Pran, Dharmendra, Hema Malini, Aruna Irani, Mehmood
How do you encapsulate a character like Pran, a villain dreaded by heroes, a bad man secretly admired by the ladies; he was dapper, dashing, adventurous, he was very different. He could play any character, a light-hearted prankster or a devious negative soul, with consummate ease, drawing on the hookah, blowing smoke rings, puffing a cigar, or relishing a drink. It all came so easy to him; just as it came so easy to his fans, so fascinated by his range of roles.
It is said he charged more than the leading male actors of the day and rightly so, for he often carried the movie on his shoulders. “Pran hai kya?” was an anxious query ahead of the release of a movie. One can’t remember an actor so popularly looked-for at the box office! A movie’s success was so reliant on one man’s appearance, sometimes merely fleeting.
Pran could be the oppressor of “Dil Diya Dard Liya”, the despotic zamindar of “Gopi”, the deceitful Ugranarayan of “Madhumati”, the Malang chacha of “Upkar”, and the affluent but treacherous Rajan of “Naya Zamana”. He accepted all roles. His fans accepted Pran in any role too. He was a raging star when he signed for “Naya Zamana” where he flaunted some impeccable bandhgala coats. He appealed in suits. He would have won your heart in dhoti too.
It is not a movie about Pran’s awesome acting skills. It has other characters too. A bitter writer (Dharmendra), a charming beauty (Hema Malini), a petite next-door girl (Aruna Irani), a forgettable joker (Mehmood) and a composer (Sachin Dev Burman) who works behind the scene to contribute melody at regular intervals as a huge relief from some banal stuff on the screen. But not when Pran comes alive.
There are shades of “Pyaasa” where Vijay (Guru Dutt) is a poet. Here he is Anoop, a struggling novelist who loses his work to a scheming Rajan. If Vijay conveys his anguish through “Yeh Mehlon Yeh Takhton Ki Duniya”, the stage here is ripe for Anoop to lip-sync a classic Kishore Kumar offering “Duniya O Duniya Tera Jawaab Nahi”. Incidentally, the composer for both the numbers happens to be common — Sachin-da.
Like Rehman in “Pyaasa”, Pran is at the receiving end in “Naya Zamana” but gives a stellar performance with his stern expressions conveying the world. Never could Pran be accused of over-acting and this was one movie where he enjoyed the space that he shared with the central characters of the movie, Dharmendra and Hema.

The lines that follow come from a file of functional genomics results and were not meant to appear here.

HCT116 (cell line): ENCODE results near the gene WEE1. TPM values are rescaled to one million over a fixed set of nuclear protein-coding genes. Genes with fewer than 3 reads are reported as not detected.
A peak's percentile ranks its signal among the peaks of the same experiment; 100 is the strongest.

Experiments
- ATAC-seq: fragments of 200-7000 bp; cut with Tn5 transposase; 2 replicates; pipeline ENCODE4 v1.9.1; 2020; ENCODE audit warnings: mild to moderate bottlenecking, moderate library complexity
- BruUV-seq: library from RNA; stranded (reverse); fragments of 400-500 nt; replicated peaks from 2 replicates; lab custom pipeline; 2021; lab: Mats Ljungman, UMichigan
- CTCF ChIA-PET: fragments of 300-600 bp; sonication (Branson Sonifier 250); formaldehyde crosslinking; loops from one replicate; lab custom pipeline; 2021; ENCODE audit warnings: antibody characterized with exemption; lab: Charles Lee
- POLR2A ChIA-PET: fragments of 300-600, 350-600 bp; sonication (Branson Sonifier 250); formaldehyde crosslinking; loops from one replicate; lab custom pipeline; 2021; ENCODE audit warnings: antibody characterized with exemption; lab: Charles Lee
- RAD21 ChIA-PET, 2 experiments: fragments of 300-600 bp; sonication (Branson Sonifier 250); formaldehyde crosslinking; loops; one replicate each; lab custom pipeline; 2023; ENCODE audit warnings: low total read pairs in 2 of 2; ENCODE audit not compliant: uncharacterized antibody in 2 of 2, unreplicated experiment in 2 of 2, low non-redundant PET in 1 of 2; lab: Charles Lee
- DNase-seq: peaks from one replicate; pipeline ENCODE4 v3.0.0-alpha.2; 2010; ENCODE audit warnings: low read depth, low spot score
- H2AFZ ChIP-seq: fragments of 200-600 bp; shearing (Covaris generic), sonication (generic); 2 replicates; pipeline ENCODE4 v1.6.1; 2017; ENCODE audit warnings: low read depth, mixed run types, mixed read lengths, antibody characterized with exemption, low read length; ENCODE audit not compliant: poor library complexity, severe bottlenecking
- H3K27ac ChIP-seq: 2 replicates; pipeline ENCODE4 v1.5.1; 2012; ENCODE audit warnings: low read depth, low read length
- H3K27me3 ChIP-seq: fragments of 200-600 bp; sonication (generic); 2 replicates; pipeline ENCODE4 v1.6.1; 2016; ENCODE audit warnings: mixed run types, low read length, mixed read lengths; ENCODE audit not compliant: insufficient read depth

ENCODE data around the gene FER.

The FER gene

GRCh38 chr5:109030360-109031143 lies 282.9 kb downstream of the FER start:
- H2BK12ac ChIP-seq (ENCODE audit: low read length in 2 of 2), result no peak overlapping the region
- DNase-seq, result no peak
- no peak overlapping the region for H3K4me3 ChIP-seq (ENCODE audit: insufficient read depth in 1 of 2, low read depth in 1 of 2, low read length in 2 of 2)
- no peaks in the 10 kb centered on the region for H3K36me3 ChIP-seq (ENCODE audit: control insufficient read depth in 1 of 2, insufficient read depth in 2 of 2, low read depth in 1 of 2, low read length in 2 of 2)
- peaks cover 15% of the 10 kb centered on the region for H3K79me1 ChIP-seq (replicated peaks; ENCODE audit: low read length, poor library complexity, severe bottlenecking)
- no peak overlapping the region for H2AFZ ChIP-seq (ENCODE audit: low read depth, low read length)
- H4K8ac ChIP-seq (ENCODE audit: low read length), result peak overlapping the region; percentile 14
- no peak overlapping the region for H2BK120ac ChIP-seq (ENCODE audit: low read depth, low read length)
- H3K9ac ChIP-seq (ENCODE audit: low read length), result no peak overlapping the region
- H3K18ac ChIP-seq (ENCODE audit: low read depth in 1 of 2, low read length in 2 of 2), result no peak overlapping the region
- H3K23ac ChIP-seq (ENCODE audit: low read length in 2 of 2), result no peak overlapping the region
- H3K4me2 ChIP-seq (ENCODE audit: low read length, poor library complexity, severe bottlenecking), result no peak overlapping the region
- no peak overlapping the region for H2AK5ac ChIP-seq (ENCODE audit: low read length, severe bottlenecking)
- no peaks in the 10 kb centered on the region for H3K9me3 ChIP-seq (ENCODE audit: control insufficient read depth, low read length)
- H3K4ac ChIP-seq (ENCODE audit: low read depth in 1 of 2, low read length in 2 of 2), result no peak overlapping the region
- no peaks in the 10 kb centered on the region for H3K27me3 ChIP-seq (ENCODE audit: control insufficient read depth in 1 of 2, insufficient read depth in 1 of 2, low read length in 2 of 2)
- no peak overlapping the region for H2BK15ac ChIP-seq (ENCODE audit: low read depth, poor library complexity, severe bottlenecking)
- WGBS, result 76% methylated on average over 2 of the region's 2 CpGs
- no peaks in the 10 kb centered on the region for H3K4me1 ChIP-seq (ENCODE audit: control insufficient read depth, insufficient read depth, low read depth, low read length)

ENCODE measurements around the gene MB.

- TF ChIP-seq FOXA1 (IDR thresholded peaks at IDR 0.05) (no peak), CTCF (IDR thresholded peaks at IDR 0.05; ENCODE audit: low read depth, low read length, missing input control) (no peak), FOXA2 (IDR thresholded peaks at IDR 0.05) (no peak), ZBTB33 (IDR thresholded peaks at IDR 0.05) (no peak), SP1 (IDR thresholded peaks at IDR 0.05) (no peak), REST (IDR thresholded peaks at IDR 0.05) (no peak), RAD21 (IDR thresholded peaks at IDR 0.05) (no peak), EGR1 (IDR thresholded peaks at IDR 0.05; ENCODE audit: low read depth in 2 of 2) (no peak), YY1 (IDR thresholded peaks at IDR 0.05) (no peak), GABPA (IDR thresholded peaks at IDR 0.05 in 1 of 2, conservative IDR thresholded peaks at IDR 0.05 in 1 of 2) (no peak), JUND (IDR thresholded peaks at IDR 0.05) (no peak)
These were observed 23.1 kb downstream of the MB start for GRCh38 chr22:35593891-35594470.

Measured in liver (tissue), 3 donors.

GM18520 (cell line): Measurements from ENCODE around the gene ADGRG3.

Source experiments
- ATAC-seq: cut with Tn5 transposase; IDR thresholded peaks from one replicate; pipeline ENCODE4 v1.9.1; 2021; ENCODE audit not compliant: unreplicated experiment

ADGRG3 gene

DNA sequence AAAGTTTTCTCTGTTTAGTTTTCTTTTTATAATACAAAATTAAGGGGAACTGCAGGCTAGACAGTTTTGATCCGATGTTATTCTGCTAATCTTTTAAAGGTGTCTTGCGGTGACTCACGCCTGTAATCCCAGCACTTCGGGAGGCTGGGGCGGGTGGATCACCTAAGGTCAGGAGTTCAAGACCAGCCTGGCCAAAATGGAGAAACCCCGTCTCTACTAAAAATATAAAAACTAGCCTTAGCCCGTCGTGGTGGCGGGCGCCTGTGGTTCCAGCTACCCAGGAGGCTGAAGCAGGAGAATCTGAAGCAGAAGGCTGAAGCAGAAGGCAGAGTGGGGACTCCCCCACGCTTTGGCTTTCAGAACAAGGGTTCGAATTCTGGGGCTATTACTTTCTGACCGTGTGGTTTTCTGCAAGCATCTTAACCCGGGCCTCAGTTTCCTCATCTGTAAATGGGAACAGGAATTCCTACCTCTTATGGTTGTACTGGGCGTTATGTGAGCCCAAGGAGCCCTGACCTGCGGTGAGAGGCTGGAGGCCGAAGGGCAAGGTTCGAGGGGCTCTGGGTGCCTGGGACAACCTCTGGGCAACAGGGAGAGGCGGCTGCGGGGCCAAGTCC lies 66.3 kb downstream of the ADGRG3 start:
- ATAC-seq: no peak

There are moments to savour from the movie for fans of Pran. He does not get to mouth the “disgusting and damaging” or “Lilly don’t be silly” refrain. That is Manmohan’s domain but Pran, as Rajan, has a dominating part in the narration. He is the cunning brother of Seema, who, after a fiery introduction with Anoop, predictably falls in love with the man after a few meetings. The story progresses with Anoop and Seema developing a strong bond. Anoop’s sister Rekha (Irani) and Mahesh (Rajan’s brother-in-law) join the party too. We also have Ashok Kumar and Lalita Pawar in passing appearances.
“Naya Zamana” highlights the rich-poor conflict even at the cost of repetitive situations. The emphasis on confrontation between good and bad hampers the pace of the movie even as a rash of songs in the latter half clearly exposes the director’s (Pramod Chakravorty) lack of control. He is saved by Sachin-da’s work “Kitne Din Aankhen Tarsengi”, “Rama Rama Gazab Hoi Gava Re” and “Das Gayi”. The “Choron Ko Sare Nazar” number at the start is a tribute to the Anand Bakshi-Sachin-da combination which is at its best in “Duniya O Duniya”.
Pran leads the performance chart. His clash with Hema at the fag end is a stand-out moment of the movie when the brother tries to dominate by raising his voice but the sister decimates him with some impactful retort. Hema is good with her unglamorous countenance that matches Dharmendra’s character well but Pran is the winner, the bandhgala and the cigar leaving a lingering impression.